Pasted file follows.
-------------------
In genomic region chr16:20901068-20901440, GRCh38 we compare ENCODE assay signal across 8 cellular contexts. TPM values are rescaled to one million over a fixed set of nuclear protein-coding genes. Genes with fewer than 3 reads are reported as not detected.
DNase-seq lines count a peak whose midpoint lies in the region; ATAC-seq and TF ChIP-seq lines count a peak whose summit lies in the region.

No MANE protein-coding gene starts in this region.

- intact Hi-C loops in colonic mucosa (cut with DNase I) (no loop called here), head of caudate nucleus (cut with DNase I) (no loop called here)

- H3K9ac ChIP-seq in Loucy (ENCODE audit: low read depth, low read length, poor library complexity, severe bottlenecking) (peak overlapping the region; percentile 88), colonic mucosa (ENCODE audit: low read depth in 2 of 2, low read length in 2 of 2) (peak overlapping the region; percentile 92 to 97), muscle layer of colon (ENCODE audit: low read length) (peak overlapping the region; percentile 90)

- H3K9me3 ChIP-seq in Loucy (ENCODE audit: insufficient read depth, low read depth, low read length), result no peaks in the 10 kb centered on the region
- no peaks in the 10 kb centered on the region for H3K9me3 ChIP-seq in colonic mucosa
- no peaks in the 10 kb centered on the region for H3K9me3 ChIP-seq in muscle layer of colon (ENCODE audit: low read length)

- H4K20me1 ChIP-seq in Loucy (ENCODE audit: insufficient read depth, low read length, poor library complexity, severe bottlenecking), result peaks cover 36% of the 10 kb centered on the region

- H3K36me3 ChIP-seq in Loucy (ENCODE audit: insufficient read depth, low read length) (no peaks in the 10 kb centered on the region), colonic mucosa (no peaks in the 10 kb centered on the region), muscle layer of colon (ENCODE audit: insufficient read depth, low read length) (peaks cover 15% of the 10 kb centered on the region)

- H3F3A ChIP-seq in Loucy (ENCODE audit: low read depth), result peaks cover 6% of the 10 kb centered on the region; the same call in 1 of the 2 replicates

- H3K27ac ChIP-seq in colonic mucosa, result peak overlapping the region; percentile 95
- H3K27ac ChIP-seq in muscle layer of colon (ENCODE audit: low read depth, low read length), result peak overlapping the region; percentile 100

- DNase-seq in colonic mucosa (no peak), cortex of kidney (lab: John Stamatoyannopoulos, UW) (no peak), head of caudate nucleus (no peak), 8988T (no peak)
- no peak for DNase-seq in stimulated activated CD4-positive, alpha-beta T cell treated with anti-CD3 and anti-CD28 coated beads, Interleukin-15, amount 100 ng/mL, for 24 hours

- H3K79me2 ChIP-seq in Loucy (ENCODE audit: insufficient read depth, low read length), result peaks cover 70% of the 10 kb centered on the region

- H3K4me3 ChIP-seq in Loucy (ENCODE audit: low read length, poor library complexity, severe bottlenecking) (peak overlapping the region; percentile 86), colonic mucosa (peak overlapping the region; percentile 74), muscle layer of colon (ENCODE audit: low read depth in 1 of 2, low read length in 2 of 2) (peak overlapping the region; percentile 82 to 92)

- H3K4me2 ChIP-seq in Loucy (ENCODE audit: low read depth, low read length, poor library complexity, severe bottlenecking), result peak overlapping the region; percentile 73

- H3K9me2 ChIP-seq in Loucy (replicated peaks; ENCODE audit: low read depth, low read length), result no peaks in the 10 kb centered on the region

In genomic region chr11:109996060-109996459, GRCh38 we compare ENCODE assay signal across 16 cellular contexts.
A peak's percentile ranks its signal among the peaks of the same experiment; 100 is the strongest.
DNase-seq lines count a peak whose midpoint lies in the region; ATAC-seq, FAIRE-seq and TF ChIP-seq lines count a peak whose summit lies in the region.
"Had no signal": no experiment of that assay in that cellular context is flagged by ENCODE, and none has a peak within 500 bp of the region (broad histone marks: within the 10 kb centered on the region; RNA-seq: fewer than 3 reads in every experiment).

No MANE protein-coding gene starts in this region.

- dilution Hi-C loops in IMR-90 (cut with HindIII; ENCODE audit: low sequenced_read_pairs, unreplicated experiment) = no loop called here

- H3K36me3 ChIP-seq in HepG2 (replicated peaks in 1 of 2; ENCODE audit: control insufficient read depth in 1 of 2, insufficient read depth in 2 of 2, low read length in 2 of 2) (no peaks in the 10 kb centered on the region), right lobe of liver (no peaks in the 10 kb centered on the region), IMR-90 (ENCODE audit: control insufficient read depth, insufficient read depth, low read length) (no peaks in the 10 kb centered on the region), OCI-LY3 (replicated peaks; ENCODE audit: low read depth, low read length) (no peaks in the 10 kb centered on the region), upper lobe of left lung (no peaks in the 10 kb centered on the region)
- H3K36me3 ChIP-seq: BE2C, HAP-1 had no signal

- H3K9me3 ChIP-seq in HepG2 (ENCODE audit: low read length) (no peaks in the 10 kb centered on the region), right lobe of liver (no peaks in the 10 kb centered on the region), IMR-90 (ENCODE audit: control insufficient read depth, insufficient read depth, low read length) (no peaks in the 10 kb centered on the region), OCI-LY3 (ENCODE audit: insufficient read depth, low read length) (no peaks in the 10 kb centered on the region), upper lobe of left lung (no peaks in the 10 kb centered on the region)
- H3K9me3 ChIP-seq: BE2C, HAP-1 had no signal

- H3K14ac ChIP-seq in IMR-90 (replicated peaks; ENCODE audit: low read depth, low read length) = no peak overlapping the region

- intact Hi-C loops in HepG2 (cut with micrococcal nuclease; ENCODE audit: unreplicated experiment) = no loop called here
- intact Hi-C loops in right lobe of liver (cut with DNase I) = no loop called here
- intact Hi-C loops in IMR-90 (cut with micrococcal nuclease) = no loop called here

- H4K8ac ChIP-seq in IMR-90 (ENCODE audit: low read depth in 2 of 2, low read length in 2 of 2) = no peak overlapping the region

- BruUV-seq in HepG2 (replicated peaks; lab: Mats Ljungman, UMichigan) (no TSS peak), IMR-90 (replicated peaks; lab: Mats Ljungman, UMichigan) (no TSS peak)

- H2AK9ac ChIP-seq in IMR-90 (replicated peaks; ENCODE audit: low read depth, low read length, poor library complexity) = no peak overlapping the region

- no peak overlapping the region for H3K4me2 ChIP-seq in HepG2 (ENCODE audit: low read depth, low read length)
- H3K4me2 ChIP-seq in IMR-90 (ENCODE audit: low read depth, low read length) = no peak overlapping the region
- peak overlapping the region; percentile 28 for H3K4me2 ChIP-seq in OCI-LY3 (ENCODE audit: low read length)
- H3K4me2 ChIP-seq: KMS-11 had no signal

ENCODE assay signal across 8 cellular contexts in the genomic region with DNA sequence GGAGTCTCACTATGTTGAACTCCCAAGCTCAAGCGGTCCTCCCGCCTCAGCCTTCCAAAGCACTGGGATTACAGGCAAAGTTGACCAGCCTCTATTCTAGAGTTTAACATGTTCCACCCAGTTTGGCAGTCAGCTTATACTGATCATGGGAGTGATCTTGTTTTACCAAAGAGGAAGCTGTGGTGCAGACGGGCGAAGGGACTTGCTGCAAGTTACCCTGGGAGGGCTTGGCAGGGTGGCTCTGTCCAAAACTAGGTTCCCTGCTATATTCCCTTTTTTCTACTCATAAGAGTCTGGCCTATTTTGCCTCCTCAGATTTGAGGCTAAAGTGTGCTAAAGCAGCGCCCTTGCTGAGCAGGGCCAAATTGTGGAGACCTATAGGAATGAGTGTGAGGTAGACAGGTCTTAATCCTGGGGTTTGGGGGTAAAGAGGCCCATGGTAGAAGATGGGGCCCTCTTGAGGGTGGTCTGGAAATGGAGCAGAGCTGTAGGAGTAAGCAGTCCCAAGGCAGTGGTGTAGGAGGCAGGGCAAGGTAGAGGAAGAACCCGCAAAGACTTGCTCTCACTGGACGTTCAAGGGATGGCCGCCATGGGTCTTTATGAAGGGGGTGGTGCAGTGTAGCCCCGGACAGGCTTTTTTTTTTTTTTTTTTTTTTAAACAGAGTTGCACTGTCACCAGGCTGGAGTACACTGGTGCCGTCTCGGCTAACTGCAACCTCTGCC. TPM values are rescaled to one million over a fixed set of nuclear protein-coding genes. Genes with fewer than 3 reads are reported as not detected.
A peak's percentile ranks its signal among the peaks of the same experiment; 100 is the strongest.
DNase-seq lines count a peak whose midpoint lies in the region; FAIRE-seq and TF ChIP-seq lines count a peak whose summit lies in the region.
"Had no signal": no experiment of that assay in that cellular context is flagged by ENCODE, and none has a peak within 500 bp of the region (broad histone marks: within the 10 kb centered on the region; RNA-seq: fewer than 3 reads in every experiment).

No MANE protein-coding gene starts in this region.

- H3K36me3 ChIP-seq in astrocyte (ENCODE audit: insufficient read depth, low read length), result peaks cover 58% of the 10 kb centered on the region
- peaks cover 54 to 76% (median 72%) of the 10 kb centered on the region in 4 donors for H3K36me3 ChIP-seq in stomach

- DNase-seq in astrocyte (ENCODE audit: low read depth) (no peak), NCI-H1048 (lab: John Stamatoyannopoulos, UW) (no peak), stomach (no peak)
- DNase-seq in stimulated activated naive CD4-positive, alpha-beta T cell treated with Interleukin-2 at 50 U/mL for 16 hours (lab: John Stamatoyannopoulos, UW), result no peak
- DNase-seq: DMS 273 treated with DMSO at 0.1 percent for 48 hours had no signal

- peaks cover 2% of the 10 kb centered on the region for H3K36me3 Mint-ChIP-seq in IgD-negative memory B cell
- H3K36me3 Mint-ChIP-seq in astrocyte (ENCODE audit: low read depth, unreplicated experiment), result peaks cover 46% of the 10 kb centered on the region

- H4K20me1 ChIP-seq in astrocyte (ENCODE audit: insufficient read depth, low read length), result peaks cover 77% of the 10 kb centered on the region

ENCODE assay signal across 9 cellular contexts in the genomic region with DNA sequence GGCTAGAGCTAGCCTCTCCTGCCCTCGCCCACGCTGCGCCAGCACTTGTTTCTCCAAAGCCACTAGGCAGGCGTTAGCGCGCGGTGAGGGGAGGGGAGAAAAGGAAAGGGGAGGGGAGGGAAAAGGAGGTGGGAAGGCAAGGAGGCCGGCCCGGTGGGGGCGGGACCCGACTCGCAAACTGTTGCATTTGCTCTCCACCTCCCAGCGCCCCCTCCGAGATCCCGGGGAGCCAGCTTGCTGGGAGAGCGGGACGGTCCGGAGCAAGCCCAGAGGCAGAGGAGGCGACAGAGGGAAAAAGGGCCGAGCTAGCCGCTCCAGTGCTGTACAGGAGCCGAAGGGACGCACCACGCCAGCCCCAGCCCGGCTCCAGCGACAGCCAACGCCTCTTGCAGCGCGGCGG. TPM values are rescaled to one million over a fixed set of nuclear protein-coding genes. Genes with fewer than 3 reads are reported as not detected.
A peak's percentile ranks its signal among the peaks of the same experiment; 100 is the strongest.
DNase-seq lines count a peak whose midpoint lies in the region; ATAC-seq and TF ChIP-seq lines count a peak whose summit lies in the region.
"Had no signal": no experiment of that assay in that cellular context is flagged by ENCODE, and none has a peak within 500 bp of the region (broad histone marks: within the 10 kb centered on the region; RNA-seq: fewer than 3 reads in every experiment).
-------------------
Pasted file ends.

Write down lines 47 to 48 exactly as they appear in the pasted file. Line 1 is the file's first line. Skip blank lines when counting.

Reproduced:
- peaks cover 54 to 76% (median 72%) of the 10 kb centered on the region in 4 donors for H3K36me3 ChIP-seq in stomach

- DNase-seq in astrocyte (ENCODE audit: low read depth) (no peak), NCI-H1048 (lab: John Stamatoyannopoulos, UW) (no peak), stomach (no peak)